Tuesday March 26, 2013 is American Diabetes Association Alert Day! This is a “wake-up” call for all Americans to find out if they are at risk of developing type 2 diabetes. While there are millions of people in the U.S. diagnosed with type 2 diabetes, there are many more that are unaware they may be at risk, or already have pre-diabetes. I encourage you to take “Diabetes Alert Day” seriously and go see your doctor to get tested. Visit the American Diabetes Association’s website for more information.
Find out if you are at risk– If you are over the age of 45, overweight, and rarely exercise, you may be at greater risk for developing type 2 diabetes. If you are African America, Latino, Native American or Asian and have a family history of diabetes, then you are also at a higher risk. Take the simple step to ask family members if there is diabetes in the family so that you can become aware and start making positive changes in your lifestyle today.
Exercise, exercise, exercise- Studies have shown that losing 7% of your total body weight can prevent or slow the onset of diabetes. Exercising for 30 minutes a day is a great way to start moving and to lose excess weight! Take a walk with a friend, go to the park with your family or join a gym for motivation. Not only will you look better, but you will feel better and know that your health is improving because of something that you decided to do to change your life!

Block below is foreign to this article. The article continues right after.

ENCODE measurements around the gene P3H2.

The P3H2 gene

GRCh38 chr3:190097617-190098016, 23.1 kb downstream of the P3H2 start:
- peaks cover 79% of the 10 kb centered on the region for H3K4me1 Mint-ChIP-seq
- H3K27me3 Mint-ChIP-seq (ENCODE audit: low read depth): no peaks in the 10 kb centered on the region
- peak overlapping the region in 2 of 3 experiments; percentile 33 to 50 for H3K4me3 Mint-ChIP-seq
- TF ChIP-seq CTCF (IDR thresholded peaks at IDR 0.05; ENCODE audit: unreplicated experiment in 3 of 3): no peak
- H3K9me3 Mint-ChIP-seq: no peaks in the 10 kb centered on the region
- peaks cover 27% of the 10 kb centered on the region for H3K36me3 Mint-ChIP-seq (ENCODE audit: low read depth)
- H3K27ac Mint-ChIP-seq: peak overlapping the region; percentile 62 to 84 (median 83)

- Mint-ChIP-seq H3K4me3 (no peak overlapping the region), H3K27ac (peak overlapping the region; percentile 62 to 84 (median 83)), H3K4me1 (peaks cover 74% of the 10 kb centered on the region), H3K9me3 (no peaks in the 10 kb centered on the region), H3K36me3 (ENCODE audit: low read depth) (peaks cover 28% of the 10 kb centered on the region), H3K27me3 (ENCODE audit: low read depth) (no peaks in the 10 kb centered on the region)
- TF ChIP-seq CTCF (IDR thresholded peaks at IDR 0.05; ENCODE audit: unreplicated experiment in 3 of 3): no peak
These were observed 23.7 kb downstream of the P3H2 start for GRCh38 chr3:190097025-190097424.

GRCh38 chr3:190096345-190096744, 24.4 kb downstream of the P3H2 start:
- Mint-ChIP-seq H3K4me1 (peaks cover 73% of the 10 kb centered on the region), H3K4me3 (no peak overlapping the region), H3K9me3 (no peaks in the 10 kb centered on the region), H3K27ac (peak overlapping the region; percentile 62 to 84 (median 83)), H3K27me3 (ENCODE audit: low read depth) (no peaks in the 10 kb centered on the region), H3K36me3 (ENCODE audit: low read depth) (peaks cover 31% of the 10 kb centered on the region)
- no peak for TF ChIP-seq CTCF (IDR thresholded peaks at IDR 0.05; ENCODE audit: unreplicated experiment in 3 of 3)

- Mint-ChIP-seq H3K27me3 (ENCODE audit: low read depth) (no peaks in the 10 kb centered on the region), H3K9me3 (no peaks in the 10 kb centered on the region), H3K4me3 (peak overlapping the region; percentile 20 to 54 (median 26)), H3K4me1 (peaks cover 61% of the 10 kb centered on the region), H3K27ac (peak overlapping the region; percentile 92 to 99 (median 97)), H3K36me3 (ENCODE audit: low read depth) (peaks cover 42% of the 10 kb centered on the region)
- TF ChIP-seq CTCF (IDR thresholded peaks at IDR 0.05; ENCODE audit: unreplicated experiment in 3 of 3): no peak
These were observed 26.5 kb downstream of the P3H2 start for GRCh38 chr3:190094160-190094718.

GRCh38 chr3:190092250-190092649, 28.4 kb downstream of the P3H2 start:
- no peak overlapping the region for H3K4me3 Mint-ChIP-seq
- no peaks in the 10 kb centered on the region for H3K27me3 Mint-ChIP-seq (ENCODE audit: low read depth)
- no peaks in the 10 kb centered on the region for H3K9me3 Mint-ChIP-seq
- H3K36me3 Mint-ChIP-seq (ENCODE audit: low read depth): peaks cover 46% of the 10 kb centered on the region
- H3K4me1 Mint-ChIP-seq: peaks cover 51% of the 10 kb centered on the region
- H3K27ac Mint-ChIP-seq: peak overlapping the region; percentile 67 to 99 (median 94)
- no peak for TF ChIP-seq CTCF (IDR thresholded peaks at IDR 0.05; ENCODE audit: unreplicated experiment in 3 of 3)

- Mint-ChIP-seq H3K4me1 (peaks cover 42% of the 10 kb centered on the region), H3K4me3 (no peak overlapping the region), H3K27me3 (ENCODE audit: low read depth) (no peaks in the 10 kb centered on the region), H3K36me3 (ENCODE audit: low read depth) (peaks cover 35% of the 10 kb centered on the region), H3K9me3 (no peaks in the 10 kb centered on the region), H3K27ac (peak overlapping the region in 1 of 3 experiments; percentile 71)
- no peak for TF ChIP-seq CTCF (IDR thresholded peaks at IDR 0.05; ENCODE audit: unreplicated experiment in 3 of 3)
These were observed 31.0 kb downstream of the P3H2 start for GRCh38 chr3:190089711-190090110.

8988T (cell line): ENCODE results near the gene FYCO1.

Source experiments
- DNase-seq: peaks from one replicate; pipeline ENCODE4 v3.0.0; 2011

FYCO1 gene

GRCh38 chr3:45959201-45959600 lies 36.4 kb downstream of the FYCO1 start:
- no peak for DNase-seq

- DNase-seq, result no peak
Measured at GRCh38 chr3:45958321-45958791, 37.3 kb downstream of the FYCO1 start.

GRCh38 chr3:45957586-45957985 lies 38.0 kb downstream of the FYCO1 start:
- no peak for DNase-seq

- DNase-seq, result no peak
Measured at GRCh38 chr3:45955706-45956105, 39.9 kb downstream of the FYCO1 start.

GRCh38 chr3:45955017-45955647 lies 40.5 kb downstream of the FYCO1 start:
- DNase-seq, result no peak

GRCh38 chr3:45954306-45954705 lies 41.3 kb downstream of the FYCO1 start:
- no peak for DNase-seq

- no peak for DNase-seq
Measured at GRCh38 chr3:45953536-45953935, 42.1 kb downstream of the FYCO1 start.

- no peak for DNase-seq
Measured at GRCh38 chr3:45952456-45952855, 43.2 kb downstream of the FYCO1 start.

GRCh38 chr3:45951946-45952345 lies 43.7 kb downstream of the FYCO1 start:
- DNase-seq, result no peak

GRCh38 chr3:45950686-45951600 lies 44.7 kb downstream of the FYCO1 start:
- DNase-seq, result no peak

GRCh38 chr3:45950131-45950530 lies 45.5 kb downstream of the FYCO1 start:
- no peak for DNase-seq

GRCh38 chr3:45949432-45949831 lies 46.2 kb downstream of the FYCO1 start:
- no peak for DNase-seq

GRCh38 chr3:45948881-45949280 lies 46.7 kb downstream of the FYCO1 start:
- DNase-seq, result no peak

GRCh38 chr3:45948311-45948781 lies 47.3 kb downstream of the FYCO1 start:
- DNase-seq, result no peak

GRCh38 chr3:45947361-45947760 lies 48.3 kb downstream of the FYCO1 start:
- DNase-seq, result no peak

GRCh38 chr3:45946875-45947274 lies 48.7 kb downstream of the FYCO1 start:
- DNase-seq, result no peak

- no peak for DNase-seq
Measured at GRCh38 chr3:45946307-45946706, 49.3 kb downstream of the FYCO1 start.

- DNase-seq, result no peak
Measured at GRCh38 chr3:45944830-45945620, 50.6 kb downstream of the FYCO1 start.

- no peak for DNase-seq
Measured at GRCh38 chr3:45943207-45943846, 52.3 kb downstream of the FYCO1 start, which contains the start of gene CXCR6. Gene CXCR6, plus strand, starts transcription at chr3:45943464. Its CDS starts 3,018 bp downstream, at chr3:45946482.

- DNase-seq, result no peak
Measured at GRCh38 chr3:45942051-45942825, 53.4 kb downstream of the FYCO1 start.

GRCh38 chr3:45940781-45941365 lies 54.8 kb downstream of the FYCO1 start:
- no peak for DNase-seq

Eat well-balanced meals- Getting the right amount of food daily is very important for weight loss and blood sugar levels. Eat low-fat protein and dairy products, consume colorful fruits and vegetables each day, increase your whole grain intake and decrease simple sugars, especially in items like soda and candy.
Learn about sugar- There may be hidden sugars in the foods that you eat, so don’t just focus on the percent daily value of sugar on the food label. Read the ingredient list and look out for words such as corn syrup, dextrose, maltose, molasses, fruit juice concentrate, sucrose and xylose, which are all terms for sugar. The American Heart Association recommends no more than 100 calories (approx. 6 teaspoons) from added sugar for most women and no more than 150 calories (approx. 9 teaspoons) from added sugar for most men.
Early detection of any disease is essential in receiving the best treatment and diabetes is no exception. The more you know, the better the chances of living a longer, healthier, happier life. Make a change today, for the betterment of yourself, and your loved ones.
Your turn to take action: What will you do to “alert” yourself to the risk of diabetes?